It’s decision time for doctors.
At least it is for those docs and teaching hospitals that will dispute or think they may want to dispute public postings of certain payments or items of value given to them by drug manufacturers and makers of medical and biomedical devices as stipulated by the Physician Payments Sunshine Act.
The Sunshine law and accompanying Open Payments system, which is part of the Affordable Care Act, really kicks off Sept. 30, when the Centers for Medicare & Medicaid Services (CMS) first releases the information publicly.
But docs and officials at teaching hospitals need to act quickly if they want to be able to question payments. CMS will not mediate disputes; if payments are disputed and not resolved by Aug. 27 they will appear on the Open Payments system as “under dispute” while the doc or hospital tries to resolve things with manufacturers or group purchasing organizations (GPOs).
So, doctors and hospitals have from July 14 to Aug. 27 to review and initiate disputes of data submitted about them. That’s the first 45-day period of the process. The next step is a correction period from Aug. 28 to Sept. 11 during which applicable manufacturers and GPOs can try to resolve disputes. Corrected data will be noted as resolved on the Open Payments system.
In the meantime, CMS recently updated its Open Payments User Guide.
CMS says Open Payments is about helping beneficiaries, consumers and healthcare providers better understand relationships between teaching hospitals and companies Agency officials also say they are hoping to encourage transparency; prevent inappropriate influence on research, education and clinical decision-making; avoiding conflicts of interest; and minimize risk of increased healthcare costs.
“Collaboration among physicians, teaching hospitals, and industry manufacturers can contribute to the design and delivery of life-saving drugs and devices,” CMS says on its Open Payments website. “However, while some collaboration is beneficial, payments from manufacturers to physicians and teaching hospitals can also introduce conflicts of interests.”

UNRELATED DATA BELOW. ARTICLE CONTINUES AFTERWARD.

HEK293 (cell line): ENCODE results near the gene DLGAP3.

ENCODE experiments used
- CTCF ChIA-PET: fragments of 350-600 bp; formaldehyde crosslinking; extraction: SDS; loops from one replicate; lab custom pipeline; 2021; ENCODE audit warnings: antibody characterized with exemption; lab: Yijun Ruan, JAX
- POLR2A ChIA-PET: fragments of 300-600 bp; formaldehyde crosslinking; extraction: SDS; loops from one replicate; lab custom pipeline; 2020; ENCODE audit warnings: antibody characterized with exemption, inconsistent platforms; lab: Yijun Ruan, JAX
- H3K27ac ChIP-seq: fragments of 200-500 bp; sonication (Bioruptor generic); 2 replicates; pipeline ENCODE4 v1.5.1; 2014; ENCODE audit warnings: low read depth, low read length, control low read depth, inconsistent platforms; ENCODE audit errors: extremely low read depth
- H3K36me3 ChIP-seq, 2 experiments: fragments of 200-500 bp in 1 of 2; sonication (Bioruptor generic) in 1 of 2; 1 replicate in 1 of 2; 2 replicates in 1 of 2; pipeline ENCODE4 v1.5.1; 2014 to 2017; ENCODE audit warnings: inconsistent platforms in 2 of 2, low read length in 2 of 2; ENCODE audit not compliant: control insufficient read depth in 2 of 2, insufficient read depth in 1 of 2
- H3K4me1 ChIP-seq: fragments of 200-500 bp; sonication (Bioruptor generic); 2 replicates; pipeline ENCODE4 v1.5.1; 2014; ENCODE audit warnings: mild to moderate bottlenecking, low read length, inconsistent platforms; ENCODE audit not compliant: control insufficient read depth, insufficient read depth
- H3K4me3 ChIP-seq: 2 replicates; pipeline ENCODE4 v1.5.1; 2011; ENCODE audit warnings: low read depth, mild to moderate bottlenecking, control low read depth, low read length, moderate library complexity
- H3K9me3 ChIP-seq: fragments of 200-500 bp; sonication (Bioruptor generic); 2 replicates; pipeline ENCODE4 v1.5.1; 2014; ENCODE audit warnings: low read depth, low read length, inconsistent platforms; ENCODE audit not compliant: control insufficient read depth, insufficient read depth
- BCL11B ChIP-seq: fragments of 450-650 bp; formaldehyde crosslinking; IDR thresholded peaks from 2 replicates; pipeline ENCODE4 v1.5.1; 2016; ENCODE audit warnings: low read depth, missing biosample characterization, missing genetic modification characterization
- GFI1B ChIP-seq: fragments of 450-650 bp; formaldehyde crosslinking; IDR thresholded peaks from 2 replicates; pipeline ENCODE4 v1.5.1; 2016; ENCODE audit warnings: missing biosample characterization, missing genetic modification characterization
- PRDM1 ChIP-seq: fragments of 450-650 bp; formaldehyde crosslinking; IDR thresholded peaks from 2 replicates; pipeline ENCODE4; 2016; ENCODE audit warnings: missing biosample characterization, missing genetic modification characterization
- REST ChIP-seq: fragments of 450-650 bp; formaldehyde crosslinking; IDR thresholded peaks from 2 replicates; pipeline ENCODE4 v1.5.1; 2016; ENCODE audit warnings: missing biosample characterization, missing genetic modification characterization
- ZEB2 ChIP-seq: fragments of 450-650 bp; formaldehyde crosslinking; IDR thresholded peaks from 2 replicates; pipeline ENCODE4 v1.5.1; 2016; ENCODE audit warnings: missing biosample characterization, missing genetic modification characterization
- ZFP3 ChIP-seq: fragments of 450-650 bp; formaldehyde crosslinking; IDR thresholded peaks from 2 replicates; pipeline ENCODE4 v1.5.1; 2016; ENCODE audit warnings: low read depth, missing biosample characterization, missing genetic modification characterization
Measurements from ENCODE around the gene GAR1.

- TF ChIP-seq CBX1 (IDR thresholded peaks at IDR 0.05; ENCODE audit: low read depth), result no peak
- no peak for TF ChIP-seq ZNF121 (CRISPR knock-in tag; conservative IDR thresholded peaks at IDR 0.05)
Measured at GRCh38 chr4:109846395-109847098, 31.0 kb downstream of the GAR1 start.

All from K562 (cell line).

Naturally, all this hubbub around sunshine has some physicians worried, and the AMA is urging members to get moving if they’re concerned about their data.
The front page of the physician trade association’s Web site right now is emblazoned with a step-by-step process urging physicians to complete the CMS e-verification, register with the Open Payments system, and review and dispute data by Aug. 27.
In a statement emailed to SearchHealthIT, Robert Wah, M.D., president of the American Medical Association, said:
“It is imperative that physicians make sure to register, review, and if necessary, dispute inaccurate reporting under the Physician Payments Sunshine Act as soon as possible since the limited, 45-day review period before the information goes public has already begun.
“The American Medical Association (AMA) is aggressively spreading the word about how physicians can protect themselves from potentially inaccurate reporting, raising awareness of the August 27 deadline to have potentially erroneous data flagged in the initial public release, and is providing an online toolkit to help physicians go through the registration, review and dispute process.”